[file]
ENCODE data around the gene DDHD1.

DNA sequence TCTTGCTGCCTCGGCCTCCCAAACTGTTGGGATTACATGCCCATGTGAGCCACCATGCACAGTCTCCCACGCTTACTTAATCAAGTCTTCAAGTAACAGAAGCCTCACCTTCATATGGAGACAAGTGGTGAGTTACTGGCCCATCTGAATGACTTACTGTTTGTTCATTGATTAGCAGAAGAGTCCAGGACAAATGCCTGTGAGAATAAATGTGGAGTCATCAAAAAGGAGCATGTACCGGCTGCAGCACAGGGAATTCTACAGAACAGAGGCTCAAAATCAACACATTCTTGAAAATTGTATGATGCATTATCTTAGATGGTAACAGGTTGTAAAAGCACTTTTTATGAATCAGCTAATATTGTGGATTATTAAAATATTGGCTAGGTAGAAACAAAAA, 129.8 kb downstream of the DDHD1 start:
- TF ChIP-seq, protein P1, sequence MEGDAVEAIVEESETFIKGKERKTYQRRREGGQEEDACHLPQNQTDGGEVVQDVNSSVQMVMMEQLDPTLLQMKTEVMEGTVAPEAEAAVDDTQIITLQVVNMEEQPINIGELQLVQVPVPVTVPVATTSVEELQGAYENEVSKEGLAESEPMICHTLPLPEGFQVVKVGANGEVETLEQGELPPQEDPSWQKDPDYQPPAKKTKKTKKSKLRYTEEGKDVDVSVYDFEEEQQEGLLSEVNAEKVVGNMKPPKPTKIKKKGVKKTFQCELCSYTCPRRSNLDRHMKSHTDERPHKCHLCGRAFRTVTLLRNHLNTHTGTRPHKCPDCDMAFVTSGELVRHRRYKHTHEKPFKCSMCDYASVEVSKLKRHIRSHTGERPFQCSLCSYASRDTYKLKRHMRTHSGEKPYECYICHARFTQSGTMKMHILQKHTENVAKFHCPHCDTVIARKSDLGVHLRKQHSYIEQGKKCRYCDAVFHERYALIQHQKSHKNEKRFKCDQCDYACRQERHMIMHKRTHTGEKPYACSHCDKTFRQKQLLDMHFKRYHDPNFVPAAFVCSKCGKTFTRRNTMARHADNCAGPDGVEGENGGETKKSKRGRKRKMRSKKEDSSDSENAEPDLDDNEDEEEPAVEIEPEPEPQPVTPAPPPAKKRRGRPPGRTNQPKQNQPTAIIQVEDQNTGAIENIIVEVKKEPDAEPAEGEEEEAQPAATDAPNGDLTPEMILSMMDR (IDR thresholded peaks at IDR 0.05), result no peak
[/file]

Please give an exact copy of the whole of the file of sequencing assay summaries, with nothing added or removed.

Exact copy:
ENCODE data around the gene DDHD1.

DNA sequence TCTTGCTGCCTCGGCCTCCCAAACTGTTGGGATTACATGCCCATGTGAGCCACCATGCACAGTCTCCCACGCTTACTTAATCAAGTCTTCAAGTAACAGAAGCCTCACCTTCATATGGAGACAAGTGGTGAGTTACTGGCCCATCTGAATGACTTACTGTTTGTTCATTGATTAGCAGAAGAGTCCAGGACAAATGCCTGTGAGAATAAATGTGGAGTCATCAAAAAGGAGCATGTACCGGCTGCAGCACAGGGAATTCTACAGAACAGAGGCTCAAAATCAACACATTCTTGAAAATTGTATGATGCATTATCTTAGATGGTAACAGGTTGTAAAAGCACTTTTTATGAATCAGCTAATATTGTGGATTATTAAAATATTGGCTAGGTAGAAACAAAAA, 129.8 kb downstream of the DDHD1 start:
- TF ChIP-seq, protein P1, sequence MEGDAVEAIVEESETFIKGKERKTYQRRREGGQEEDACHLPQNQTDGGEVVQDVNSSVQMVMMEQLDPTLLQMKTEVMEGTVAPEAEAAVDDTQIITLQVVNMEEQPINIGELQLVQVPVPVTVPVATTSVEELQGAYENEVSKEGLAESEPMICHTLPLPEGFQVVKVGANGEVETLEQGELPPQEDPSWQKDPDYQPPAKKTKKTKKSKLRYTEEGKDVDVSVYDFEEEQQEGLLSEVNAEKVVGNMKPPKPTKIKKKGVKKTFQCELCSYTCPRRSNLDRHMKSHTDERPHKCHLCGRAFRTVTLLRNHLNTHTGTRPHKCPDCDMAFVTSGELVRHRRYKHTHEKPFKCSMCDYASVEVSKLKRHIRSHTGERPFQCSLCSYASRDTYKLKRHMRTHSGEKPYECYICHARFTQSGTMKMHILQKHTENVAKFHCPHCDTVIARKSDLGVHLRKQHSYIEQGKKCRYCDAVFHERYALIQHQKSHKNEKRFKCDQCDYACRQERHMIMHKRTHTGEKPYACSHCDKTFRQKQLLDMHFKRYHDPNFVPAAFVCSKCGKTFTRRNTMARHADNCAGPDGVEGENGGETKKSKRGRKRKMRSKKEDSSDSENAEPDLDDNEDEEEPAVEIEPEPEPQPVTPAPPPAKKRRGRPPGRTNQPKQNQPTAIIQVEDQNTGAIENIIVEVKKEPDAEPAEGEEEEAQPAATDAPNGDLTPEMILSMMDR (IDR thresholded peaks at IDR 0.05), result no peak